Review Article | Published:

Dementia in Down syndrome: unique insights for Alzheimer disease research

Nature Reviews Neurologyvolume 15pages135147 (2019) | Download Citation


Virtually all adults with Down syndrome (DS) show the neuropathological changes of Alzheimer disease (AD) by the age of 40 years. This association is partially due to overexpression of amyloid precursor protein, encoded by APP, as a result of the location of this gene on chromosome 21. Amyloid-β accumulates in the brain across the lifespan of people with DS, which provides a unique opportunity to understand the temporal progression of AD and the epigenetic factors that contribute to the age of dementia onset. This age dependency in the development of AD in DS can inform research into the presentation of AD in the general population, in whom a longitudinal perspective of the disease is not often available. Comparison of the risk profiles, biomarker profiles and genetic profiles of adults with DS with those of individuals with AD in the general population can help to determine common and distinct pathways as well as mechanisms underlying increased risk of dementia. This Review evaluates the similarities and differences between the pathological cascades and genetics underpinning DS and AD with the aim of providing a platform for common exploration of these disorders.

Key points

  • Virtually all people with Down syndrome (DS) have Alzheimer disease (AD) pathology by 40 years of age; this association facilitates an increased understanding of the temporal progression of AD pathogenesis and provides unique insights for AD in the general population.

  • Understanding the role of amyloid precursor protein in DS might lead to a greater understanding of its role in both sporadic AD and familial AD in the general population.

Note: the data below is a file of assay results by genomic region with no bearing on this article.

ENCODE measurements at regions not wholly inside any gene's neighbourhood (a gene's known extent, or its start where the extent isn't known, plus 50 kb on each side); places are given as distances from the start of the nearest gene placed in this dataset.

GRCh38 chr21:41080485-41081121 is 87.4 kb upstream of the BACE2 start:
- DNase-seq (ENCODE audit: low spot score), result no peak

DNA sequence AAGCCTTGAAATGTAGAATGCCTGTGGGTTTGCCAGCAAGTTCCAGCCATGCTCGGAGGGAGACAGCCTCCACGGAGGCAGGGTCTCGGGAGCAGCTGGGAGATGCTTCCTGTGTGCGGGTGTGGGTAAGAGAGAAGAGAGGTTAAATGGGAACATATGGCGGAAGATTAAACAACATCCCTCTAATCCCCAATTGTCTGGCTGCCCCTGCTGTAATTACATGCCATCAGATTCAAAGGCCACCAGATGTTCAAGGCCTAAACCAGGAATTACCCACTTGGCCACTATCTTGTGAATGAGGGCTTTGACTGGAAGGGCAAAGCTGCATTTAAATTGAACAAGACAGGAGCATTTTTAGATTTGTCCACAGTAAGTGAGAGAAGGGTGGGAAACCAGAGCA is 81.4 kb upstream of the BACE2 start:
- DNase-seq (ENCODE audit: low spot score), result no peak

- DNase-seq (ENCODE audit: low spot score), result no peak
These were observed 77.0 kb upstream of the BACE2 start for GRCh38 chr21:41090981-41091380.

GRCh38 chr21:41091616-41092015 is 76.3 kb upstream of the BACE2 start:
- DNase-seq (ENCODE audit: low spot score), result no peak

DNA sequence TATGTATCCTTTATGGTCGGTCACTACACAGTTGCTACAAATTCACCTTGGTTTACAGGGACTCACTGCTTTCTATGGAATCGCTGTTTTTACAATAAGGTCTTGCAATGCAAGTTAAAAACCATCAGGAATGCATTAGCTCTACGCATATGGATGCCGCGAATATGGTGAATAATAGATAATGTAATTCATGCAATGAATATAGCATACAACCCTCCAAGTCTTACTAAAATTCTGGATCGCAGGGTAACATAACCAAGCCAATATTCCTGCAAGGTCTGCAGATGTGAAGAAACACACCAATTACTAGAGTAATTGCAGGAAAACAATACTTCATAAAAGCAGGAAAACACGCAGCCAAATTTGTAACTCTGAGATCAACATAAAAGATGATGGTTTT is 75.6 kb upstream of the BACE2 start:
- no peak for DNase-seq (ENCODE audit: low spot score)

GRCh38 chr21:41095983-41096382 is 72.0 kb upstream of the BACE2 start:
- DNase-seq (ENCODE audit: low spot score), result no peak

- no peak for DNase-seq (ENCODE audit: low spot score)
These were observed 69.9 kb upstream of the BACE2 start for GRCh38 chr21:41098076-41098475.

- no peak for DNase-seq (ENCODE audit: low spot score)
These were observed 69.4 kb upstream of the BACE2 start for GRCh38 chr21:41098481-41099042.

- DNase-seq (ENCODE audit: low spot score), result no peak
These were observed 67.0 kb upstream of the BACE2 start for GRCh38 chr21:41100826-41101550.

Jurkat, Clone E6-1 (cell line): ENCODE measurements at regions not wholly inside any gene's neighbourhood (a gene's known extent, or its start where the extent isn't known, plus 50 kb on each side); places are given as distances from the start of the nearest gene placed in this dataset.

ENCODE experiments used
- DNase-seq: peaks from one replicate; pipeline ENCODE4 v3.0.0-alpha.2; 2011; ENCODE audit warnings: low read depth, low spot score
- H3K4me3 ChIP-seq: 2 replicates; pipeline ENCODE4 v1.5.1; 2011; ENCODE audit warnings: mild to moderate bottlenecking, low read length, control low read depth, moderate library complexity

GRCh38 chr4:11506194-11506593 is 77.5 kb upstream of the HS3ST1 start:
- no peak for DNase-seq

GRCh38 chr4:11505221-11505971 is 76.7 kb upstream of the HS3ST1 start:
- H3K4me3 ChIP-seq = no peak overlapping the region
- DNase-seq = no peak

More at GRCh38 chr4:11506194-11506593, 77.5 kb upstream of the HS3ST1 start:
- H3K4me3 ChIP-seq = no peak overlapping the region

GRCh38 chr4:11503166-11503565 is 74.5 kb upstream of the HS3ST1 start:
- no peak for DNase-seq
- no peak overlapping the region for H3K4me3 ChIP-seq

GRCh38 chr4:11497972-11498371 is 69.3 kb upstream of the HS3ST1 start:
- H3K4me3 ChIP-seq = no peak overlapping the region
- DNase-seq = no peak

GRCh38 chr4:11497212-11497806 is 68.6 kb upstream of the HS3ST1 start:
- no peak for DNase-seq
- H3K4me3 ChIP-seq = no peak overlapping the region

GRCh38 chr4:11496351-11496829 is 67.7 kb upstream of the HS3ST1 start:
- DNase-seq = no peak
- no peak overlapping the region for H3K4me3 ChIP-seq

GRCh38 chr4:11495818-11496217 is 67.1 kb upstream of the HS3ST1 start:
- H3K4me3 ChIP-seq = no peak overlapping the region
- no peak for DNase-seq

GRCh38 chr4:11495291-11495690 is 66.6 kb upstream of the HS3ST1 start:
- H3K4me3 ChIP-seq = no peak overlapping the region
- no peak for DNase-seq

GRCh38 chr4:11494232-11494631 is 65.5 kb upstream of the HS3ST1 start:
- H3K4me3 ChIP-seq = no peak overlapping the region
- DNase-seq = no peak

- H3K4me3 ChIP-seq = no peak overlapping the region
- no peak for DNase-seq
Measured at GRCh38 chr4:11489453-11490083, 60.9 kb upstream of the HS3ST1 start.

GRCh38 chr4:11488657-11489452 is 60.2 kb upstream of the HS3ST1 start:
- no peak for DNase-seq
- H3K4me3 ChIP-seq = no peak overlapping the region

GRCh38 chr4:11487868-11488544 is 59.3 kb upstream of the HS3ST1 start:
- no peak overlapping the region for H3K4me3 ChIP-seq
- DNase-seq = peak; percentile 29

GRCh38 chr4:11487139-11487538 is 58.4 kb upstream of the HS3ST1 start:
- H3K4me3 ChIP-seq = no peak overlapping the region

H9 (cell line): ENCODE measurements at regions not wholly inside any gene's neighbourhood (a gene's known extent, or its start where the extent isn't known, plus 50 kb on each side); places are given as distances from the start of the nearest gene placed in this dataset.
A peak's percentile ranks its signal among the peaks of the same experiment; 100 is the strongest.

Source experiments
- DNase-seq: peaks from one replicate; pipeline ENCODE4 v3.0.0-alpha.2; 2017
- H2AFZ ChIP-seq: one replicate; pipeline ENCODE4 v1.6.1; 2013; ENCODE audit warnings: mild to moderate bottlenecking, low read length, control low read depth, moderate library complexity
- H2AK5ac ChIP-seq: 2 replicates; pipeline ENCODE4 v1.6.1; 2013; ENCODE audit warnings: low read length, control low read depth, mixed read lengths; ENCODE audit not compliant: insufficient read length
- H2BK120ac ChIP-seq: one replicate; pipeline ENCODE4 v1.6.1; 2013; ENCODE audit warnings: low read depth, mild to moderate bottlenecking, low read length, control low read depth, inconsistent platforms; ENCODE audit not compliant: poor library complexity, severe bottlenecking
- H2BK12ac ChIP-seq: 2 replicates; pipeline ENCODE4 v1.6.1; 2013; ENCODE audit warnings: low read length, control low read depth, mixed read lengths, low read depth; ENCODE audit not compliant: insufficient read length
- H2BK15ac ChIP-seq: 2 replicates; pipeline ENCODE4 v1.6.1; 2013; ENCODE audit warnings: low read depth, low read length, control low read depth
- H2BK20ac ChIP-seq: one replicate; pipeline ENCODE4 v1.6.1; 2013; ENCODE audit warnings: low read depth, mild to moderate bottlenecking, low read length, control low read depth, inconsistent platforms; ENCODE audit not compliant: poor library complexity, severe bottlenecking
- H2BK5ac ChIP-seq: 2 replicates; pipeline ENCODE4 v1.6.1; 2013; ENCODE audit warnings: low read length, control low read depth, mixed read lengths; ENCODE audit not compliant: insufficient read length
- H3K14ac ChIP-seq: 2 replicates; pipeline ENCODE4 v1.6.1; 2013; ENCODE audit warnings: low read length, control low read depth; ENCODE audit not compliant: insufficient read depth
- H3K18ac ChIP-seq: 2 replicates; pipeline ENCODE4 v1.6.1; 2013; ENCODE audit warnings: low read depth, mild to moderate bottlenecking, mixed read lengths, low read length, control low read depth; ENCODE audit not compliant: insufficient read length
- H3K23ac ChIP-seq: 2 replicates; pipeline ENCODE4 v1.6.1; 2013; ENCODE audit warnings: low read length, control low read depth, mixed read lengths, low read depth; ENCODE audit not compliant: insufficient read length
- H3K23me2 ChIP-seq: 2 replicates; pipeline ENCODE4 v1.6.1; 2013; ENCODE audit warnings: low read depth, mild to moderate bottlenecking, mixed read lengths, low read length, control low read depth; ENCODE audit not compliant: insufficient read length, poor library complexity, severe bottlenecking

• The study of neuroinflammation in DS might provide unique insights into AD in the general population and highlight key pathways that might be amenable to therapeutic intervention.

  • Investigation of cerebrovascular pathology and its role in dementia might be simplified by the study of DS cohorts and lead to novel hypotheses regarding the causes and consequences of cerebral amyloid angiopathy.

  • Comorbidities in DS, such as sleep disturbances, seizures and psychiatric conditions, overlap with those conditions seen in AD in the general population.

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The authors are supported by the US National Institute on Aging grants U01AG051412 and P50AG16573 to I.T.L. and the US NIH grant R01HD064993 to E.H. The authors are grateful to N. Schupf and J. Lee at Columbia University, New York, NY, USA, for their helpful comments on this manuscript.

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Nature Reviews Neurology thanks A.C. Granholm, W. Mobley and other anonymous reviewer(s) for their contribution to the peer review of this work.

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  1. Department of Pediatrics and Neurology, School of Medicine, University of California, Irvine, CA, USA

    • Ira T. Lott
  2. Sanders Brown Center on Aging, University of Kentucky, Lexington, KY, USA

    • Elizabeth Head


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The authors contributed equally to all aspects of the article.

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The authors declare no competing interests.

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Correspondence to Ira T. Lott.

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